On America's roads only one thing is more prevalent than reckless cell phone-talking drivers: yellow ribbon magnets that read "Support Our Troops." As I sat in my car waiting for the light to turn green recently, I noticed the SUV in front of me sporting the popular slogan. I am tempted to get a ribbon myself, but realized that it would probably send the wrong message, namely, that I support the war in Iraq.
Unfortunately, war advocates in this country have manipulated the English language to fit their hawkish agenda. Now it appears that in order to support the troops, one is expected to support the Iraq war and President Bush unconditionally. Essentially, such a charged definition presents the false dichotomy: either you're with us (the war hawks) or against us (with the terrorists). Naturally, this proves problematic for anti-war advocates who are neither war hawks nor terrorists.
What does supporting our troops entail? Can people support the troops and not the war? "No," says a Marine I spoke with who was awarded a Purple Heart for his duty in Iraq. The Marine, who preferred not to disclose his name, added, "If people don't support what we are doing in Iraq, what do they support us to do?" The Marine mentioned that, while there have been mistakes committed throughout the course of the war, "this is not the time for criticism."
Former Army Ranger Mike Rhodes, who spent two tours in Afghanistan, provided the counter argument that one "can support the troops as individuals and still condemn the concept of war.
"The policymakers are the people accountable for the war in Iraq, but they have ingeniously and insidiously inserted the slogan 'Support Our Troops' into the public mind with the understanding that anyone who doesn't support the troops must be a terrorist."
When asked whether criticism of the war had affected him negatively while on duty Rhodes replied, "in Afghanistan the lives of my comrades were of sole importance, not sentiments back home. Political motives that landed us in Afghanistan were of no importance to us, only our collective survival."
For most anti-war advocates, the phrase "don't shoot the messenger" sums up our outlook toward the war in Iraq. Troops are not responsible for waging an unjustified war – that burden falls on policymakers.
Anti-war advocates support service men and women for their sense of duty, comradery and altruistic character. Moreover, we understand the troops have the good intentions of protecting the country and establishing stability in Iraq.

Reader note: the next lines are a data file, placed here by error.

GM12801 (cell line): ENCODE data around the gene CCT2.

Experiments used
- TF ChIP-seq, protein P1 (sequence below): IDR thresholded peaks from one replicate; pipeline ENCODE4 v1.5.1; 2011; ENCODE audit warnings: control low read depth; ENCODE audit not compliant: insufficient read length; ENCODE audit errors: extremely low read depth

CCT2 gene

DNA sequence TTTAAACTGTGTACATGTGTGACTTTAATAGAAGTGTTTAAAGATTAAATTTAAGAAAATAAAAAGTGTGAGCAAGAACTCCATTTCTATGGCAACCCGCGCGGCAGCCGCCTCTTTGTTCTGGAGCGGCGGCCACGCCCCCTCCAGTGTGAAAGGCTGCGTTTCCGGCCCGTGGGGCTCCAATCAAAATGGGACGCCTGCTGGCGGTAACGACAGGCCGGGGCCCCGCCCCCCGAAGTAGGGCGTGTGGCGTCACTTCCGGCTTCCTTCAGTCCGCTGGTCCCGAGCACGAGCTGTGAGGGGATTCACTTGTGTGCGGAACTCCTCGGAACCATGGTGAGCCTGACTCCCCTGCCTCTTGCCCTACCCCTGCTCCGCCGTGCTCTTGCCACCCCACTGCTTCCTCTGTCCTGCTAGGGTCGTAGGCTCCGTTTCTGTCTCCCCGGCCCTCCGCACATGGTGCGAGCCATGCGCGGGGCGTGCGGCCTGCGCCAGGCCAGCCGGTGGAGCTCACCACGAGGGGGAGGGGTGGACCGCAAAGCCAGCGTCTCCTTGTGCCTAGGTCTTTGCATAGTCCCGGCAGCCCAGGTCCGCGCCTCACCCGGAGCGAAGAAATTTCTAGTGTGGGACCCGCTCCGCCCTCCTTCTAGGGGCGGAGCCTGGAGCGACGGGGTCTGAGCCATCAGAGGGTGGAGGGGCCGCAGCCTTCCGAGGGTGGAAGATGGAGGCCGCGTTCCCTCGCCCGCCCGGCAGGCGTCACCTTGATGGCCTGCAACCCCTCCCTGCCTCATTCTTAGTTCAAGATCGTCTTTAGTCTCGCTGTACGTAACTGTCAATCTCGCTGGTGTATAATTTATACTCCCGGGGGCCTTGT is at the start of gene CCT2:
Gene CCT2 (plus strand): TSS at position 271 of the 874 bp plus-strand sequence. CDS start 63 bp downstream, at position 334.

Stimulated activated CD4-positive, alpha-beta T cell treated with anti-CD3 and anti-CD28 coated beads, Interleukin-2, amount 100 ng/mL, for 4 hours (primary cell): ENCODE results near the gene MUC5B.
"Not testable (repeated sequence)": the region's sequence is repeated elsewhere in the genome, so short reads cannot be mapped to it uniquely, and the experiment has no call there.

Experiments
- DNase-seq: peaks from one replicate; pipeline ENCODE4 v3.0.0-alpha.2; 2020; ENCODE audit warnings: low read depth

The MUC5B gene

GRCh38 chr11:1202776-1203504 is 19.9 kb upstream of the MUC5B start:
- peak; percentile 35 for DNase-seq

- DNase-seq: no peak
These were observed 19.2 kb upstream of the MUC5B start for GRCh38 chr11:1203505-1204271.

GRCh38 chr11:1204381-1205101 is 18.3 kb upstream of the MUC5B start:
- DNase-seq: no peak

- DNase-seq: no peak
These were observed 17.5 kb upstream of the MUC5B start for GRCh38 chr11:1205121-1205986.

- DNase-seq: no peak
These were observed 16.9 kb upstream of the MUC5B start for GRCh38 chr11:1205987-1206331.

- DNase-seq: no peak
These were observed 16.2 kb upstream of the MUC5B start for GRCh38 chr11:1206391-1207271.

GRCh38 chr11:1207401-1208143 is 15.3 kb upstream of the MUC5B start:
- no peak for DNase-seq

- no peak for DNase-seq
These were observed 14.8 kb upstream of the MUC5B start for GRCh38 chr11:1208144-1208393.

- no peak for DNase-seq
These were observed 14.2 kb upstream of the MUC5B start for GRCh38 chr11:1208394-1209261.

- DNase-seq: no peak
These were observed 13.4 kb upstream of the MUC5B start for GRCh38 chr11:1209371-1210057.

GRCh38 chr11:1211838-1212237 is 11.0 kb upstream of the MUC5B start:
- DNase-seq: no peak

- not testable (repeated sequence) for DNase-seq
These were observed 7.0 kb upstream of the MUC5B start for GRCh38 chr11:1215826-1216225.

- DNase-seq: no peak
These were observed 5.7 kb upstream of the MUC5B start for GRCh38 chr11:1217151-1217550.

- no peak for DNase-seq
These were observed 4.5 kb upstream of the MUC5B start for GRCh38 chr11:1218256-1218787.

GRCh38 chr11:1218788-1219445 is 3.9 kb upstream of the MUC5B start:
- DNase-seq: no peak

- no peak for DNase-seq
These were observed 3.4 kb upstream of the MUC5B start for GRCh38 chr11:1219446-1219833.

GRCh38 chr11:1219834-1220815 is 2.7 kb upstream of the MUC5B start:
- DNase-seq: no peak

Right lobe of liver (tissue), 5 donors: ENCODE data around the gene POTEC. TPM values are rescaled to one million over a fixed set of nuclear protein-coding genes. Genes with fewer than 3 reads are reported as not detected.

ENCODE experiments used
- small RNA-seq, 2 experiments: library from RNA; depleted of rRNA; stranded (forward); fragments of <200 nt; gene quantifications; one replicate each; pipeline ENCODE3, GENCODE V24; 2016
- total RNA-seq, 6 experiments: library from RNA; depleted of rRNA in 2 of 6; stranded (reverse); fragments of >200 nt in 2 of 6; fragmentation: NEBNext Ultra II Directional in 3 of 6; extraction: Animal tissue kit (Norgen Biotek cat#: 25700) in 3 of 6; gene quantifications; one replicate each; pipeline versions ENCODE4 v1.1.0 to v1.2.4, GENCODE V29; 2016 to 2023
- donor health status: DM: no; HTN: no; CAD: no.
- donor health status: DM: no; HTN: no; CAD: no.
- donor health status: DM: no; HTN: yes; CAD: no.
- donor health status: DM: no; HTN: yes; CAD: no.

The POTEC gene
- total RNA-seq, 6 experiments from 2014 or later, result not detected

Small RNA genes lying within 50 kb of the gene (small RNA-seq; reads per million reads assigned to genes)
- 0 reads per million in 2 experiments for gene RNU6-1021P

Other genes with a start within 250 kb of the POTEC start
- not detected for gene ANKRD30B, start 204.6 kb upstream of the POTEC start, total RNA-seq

A question that is seldom raised is how our most adamant war hawks are supporting the troops. In order to answer this question I refer to one of the cruelest paradoxes attributed to nature – that of the crocodile who, after eating its young, will shed tears of sorrow. An analogous inference can be made of the way Mr. Bush supports our troops.
Mr. Bush enjoys strutting around in military attire, saluting and waving at the troops, leading them in the occasional "Hoo-ah!" – all the while cutting their benefits and allowing veteran hospitals to shut down for lack of funding. Moreover, his diplomatic blunders have left the country fighting a unilateral war in which thousands of honorably discharged soldiers are being recalled to the battlefield.
Perhaps even more disturbing is the fact that many of our troops are not being supplied with adequate body and vehicle armor. This issue was brought to the attention of the general public when, in December 2004, Defense Secretary Donald Rumsfeld was asked, "Why do we soldiers have to dig through local landfills for pieces of scrap metal and compromised ballistic glass to up-armor our vehicles?"
These days, the war lobby seems to share Republican Rep. Tom Delay's line of reasoning that "it's hypocritical to say, on the one hand, that you support the troops while, on the other hand, you say the reason they are risking their lives is wrong."
Ironically, when former President Clinton committed U.S. troops to Bosnia, Mr. Delay was quoted saying "You can support the troops, but not the president." I couldn't agree more, Mr. Delay.
Luci Storelli – Castro is a junior double majoring in political science and philosophy.